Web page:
Here’s some help for halitosis, guidance for gums and tips for tooth care.
- Investigate any changes in your oral health
- Brush in the morning, at night and after meals with a soft toothbrush or African chew stick
- Use a tongue scraper along the length of the tongue to remove odor-causing bacteria
- Use an antiseptic mouth rinse
- Floss between teeth and inside the crease where the gum and tooth meet
- Keep well hydrated and avoid mouth breathing
- Don’t smoke or be near someone smoking (that can cause smoker’s breath too!)
- Try chewing on neem leaves, green cardamom, cloves, parsley, guava peels and gum mastic for breath control
- Visit the dentist regularly
News segment with Terrie Reeves & Dr. Payet on “Train for Life”, on TVNews 14 in Charlotte – coming soon!
Earlier this year, I had the pleasure of recording a short interview with the Founder and President (and one of my patients) of the Wellness Coalition of America, Ms. Terrie Reeves, for her weekly segment on TVNews 14 (every Sunday) called “Train for Life.” Each week, Terrie interviews people in different areas of life, all of which are somehow related to our total health and well-being. My first interview was how dentists can be an important part of your health-care team, because many diseases can be diagnosed through various conditions that come up in the mouth – diabetes, leukemia, gum disease – especially this one, because it has been shown to be linked to an increased risk of heart disease, stroke, and more. You can see the video segment that was aired in late spring 2009 at this link: Dental Health and Total Body Health Links (please note that the video must be viewed on Internet Explorer or Safari, but does not play on Firefox – sorry!).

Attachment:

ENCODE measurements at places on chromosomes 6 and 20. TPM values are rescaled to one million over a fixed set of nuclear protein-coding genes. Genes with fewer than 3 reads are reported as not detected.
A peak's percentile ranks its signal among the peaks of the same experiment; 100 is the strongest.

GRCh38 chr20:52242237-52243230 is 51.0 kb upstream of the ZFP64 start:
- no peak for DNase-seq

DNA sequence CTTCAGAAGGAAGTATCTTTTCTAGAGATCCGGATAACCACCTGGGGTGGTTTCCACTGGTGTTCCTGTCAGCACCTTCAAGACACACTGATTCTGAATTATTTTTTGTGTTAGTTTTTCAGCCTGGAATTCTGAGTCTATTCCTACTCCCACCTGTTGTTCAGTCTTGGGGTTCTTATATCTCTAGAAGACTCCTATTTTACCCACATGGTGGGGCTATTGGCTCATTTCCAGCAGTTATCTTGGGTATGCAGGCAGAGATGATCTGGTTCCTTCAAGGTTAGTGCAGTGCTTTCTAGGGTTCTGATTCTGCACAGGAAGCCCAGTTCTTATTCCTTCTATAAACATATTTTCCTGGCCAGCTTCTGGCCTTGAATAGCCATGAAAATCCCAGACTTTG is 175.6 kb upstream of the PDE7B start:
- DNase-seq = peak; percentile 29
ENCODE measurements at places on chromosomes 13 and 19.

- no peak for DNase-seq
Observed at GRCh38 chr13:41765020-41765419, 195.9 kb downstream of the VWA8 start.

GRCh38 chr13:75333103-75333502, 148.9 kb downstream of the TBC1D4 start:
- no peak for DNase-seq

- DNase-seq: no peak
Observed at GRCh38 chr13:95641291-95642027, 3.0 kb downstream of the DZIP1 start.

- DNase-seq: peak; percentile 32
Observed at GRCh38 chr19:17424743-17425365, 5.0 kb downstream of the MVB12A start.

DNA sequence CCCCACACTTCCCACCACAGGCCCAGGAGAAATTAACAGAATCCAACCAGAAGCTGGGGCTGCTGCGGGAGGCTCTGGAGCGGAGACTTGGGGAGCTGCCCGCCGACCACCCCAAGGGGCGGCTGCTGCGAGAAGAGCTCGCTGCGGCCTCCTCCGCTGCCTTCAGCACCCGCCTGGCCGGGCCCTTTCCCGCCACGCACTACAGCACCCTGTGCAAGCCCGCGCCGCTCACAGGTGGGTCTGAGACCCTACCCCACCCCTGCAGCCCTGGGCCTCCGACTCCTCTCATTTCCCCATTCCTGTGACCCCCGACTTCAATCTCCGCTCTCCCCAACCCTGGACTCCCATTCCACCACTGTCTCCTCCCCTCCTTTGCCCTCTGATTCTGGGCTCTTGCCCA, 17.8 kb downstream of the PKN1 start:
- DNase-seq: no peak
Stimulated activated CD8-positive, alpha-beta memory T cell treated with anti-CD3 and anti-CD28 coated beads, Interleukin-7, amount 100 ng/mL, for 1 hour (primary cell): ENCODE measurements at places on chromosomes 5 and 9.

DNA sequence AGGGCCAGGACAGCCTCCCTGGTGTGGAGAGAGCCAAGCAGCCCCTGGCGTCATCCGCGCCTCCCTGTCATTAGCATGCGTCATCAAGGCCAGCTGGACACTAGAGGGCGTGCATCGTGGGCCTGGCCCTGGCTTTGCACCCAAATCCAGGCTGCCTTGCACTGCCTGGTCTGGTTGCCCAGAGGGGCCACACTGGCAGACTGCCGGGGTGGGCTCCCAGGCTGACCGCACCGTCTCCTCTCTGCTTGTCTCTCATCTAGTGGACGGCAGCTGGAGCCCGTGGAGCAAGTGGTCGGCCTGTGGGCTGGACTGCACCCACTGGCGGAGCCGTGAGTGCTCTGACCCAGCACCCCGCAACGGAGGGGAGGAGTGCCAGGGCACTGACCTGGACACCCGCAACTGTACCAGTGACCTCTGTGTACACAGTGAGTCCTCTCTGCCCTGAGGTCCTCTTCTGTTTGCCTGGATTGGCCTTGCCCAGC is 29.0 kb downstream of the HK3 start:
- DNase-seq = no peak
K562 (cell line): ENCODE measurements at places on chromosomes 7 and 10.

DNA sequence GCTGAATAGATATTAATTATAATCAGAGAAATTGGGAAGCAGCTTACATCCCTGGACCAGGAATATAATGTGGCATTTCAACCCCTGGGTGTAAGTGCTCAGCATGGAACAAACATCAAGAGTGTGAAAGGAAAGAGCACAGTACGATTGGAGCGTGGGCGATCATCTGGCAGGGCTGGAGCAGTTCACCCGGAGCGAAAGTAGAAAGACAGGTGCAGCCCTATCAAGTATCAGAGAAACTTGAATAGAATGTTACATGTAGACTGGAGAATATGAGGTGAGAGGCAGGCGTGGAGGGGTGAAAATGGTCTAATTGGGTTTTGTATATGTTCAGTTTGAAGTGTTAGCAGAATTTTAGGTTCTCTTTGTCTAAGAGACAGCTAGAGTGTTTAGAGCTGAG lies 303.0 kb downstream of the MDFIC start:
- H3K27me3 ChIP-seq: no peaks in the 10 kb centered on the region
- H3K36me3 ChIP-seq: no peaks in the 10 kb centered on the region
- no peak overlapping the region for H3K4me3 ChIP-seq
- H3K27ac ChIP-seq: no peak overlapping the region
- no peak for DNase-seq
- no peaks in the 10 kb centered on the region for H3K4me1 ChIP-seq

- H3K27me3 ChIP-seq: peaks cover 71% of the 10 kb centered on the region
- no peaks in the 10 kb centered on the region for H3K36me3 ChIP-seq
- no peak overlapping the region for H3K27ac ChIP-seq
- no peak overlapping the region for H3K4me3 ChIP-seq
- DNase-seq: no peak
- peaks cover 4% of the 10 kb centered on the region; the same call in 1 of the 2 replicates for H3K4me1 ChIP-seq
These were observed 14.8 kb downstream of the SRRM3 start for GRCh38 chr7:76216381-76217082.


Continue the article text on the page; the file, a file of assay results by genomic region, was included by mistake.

Well, today we’ll be recording 2 new segments to be aired this fall. The first will be on the NTI-tss, an FDA-approved and non-medication treatment for Chronic Migraine and Chronic Tension Headaches, and the second spot (won’t air until November) will cover the most effective and comfortable treatment for periodontal (gum) disease available: the LANAP (Laser Assisted New Attachment Procedure) protocol, which can only be performed by a dentist licensed in the use of the Periolase MVP-7 free-running pulsed Nd:YAG dental laser.
I’ll be sure to post links to each of these as they become available! I must admit, it’s kind of fun to become a local expert on dentistry for the media. 🙂
I really, truly love treating patients for migraines and chronic headaches, and this was a case that was even more satisfying than usual, because my patient was only 10 years old when we made his NTI. He was in for a 6-month exam and cleaning today, and in talking with both him and his mother, we found that he was faithfully wearing his NTI and having 100% relief! Here’s what his Mom wrote to us in thanking us for helping her son, even though the other doctors he’d seen said there was nothing wrong with him:
“Hassan began suffering from frequent headaches last year. It took a while to pinpoint the source of these headaches until Hassan visited Dr. Payet’s office for a routine cleaning. During the exam, jDr. Payet asked Hassan if he had headaches in the morning and how often. This was a key question that eventually led to the discovery that Hassan would need a NTI to assist in aiding him with the necessary buffer to relieve the pressure of him clenching his teeth @ night. The clenching was the direct cause of his headaches.
I’m happy to say that Hassan has been 100% pain free since he received his nightguard!
We cannot thank Dr. Payet enough for the major role he played in correcting a major issue for Hassan.”